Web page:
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J Food Sci. 2015 Feb;80(2):N459-64. doi: 10.1111/1750-3841.12760. Epub 2015 Jan 13.

Identification of nanoscale ingredients in commercial food products and their induction of mitochondrially mediated cytotoxic effects on human mesenchymal stem cells.

Author information

1
Nanobiotechnology and Molecular Biology Research Lab, Dept. of Food Science and Nutrition, College of Food Science and Agriculture, College of Food Science and Agriculture, King Saud Univ, P.O. Box 2455, Riyadh-11451, Saudi Arabia.

Abstract

Titanium dioxide (E171) and silicon dioxide (E551) are common additives found in food products, personal-care products, and many other consumer products used in daily life. Recent studies have reported that these food additives (manufactured E171 and E551) contain nanosized particles of less than 100 nm. However, the particle size distribution and morphology of added TiO2 and SiO2 particles are not typically stated on the package label. Furthermore, there is an increasing debate regarding health and safety concerns related to the use of synthetic food additives containing nanosized ingredients in consumer products. In this study, we identified the size and morphology of TiO2 and SiO2 particles in commercially available food products by using transmission electron microscope (TEM). In addition, the in vitro toxicological effects of E171 and E551 on human mesenchymal stem cells (hMSCs), an adult stem cell-based model, were assessed using the MTT assay and a flow cytometry-based JC-1 assay. Our TEM results confirmed the presence of nanoscale ingredients in food products, and the in vitro toxicology results indicated that the nanoscale E171 and E551 ingredients induced dose-dependent cytotoxicity, changes in cellular morphology, and the loss of mitochondrial trans-membrane potential in hMSCs. These preliminary results clearly demonstrated that the nanoscale E171 and E551 particles had adverse effects on hMSCs by inducing oxidative stress-mediated cell death. Accordingly, further studies are needed to identify the specific pathway involved, with an emphasis on differential gene expression in hMSCs.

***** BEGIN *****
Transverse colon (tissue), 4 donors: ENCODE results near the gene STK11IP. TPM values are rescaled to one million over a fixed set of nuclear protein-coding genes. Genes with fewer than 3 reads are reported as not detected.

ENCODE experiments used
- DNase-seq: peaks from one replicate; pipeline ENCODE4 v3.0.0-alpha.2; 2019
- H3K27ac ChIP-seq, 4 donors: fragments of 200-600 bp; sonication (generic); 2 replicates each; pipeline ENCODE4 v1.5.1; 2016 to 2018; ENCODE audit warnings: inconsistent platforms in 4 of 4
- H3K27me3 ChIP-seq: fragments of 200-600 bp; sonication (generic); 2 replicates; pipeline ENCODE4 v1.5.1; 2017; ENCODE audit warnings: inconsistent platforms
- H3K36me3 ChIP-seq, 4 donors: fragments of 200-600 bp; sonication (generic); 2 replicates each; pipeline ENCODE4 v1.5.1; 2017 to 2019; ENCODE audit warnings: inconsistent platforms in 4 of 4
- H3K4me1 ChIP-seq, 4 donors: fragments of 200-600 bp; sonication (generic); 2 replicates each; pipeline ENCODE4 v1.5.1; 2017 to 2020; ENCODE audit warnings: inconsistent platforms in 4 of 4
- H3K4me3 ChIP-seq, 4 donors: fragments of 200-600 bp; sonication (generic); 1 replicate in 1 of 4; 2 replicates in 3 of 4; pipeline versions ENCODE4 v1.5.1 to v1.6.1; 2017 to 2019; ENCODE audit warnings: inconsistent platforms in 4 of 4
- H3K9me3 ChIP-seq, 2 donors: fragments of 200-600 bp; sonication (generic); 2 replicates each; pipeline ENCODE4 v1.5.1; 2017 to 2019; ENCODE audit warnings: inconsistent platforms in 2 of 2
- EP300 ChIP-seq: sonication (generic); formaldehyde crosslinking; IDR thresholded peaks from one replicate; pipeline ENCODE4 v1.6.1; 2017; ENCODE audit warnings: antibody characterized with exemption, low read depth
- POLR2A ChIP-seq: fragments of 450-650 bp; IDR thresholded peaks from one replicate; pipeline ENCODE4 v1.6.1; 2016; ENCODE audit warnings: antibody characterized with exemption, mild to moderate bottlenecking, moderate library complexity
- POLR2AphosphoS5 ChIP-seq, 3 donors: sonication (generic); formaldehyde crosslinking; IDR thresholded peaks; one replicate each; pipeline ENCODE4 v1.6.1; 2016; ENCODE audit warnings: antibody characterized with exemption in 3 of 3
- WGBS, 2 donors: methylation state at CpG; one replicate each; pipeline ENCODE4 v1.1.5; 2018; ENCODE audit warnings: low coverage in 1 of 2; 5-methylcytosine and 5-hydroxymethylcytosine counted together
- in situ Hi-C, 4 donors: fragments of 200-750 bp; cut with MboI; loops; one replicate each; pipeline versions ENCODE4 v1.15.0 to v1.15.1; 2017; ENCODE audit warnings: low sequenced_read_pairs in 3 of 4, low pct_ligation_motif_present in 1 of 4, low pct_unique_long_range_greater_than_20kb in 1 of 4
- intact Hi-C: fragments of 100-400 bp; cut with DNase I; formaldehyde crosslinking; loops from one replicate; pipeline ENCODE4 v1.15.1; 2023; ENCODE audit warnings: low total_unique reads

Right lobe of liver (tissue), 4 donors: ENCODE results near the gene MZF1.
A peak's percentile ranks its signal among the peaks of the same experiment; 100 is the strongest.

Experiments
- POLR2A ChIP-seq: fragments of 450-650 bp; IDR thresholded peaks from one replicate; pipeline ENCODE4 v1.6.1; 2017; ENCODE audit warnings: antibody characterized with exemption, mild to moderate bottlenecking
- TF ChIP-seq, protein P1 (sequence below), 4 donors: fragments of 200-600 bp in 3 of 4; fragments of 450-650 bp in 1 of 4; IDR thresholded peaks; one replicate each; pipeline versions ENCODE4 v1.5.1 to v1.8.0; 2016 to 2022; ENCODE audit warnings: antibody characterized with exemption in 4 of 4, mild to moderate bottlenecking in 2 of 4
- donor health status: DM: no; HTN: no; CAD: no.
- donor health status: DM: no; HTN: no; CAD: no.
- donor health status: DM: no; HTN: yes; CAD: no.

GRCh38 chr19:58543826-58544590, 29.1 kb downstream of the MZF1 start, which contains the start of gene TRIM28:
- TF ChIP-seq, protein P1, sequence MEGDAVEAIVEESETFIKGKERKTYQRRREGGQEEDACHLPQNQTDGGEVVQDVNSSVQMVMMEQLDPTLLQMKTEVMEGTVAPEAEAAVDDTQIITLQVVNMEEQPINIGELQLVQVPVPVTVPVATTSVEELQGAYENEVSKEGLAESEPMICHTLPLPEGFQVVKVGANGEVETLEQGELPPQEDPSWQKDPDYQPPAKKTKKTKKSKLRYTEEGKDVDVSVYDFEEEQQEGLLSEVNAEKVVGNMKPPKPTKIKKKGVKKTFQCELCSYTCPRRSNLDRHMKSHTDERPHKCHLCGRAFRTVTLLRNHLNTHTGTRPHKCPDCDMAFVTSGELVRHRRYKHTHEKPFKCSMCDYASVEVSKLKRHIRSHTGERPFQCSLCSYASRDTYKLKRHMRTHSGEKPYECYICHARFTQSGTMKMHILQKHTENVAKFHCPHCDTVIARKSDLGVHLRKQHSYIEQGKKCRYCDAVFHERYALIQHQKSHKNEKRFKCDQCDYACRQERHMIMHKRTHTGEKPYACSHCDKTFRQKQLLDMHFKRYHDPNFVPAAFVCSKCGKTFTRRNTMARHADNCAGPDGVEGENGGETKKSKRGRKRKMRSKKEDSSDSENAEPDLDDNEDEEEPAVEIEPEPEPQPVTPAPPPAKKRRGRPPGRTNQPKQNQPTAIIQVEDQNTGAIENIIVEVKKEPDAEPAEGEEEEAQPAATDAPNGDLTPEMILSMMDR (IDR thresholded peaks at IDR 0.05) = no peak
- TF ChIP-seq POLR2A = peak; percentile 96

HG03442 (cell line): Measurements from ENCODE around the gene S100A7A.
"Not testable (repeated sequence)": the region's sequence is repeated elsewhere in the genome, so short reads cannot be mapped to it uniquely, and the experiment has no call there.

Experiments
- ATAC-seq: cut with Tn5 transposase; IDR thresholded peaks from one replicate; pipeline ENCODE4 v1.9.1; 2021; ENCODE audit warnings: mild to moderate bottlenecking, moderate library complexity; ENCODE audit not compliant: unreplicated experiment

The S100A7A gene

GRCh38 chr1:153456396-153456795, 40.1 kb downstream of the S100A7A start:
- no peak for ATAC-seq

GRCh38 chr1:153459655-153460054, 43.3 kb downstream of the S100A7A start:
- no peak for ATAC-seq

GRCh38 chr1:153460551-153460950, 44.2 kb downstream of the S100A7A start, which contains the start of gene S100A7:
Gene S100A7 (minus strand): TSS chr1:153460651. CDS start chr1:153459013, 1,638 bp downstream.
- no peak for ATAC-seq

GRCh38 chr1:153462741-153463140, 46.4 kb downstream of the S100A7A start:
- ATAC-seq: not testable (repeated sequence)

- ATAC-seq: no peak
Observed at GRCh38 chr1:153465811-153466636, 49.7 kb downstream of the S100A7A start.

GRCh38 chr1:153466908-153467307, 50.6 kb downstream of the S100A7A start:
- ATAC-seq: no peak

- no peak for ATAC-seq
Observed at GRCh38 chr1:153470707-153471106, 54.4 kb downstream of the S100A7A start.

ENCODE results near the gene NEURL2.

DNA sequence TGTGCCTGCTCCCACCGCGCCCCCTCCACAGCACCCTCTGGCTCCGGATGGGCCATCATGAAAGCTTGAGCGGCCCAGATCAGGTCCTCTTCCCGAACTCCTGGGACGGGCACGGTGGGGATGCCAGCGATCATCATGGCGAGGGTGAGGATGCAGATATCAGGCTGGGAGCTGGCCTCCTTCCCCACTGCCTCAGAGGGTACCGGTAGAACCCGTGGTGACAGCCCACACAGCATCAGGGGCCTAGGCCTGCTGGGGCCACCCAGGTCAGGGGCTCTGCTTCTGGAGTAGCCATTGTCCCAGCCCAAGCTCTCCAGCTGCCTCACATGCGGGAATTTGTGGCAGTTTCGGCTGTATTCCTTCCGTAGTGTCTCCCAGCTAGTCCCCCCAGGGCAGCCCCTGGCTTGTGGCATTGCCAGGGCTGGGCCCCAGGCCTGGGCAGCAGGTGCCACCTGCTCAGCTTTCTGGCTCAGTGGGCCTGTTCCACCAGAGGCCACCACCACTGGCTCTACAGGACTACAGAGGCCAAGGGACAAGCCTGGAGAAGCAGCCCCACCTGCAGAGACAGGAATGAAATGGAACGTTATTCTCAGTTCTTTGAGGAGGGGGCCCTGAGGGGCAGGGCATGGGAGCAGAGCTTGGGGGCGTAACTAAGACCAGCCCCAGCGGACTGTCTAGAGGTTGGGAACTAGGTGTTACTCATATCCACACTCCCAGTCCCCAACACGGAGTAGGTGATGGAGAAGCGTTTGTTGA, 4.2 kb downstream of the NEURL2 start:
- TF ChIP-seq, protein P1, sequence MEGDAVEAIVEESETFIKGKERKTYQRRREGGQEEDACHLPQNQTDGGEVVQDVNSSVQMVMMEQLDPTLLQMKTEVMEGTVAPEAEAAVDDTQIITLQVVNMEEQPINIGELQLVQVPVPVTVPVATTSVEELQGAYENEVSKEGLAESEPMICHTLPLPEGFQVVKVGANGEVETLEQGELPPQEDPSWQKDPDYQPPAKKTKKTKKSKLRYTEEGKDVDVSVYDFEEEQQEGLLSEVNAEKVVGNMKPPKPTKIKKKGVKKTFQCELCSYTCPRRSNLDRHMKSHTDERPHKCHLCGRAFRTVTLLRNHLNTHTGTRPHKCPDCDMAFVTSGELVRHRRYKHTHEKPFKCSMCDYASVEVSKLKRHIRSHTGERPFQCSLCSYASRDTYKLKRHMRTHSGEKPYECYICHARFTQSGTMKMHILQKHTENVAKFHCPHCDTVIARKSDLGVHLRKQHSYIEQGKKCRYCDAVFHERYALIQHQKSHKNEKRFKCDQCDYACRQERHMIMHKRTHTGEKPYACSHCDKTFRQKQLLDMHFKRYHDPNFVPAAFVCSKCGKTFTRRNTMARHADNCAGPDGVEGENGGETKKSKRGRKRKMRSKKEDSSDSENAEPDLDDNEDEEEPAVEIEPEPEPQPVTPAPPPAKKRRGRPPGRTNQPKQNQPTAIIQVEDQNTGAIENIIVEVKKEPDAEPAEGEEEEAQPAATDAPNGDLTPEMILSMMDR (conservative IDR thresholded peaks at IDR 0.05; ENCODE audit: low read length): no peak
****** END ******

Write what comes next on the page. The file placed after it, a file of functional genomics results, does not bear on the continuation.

KEYWORDS:

E171; E551; food additives; human mesenchymal stem cells; oxidative stress

PMID:
25586546
DOI:
10.1111/1750-3841.12760
[Indexed for MEDLINE]

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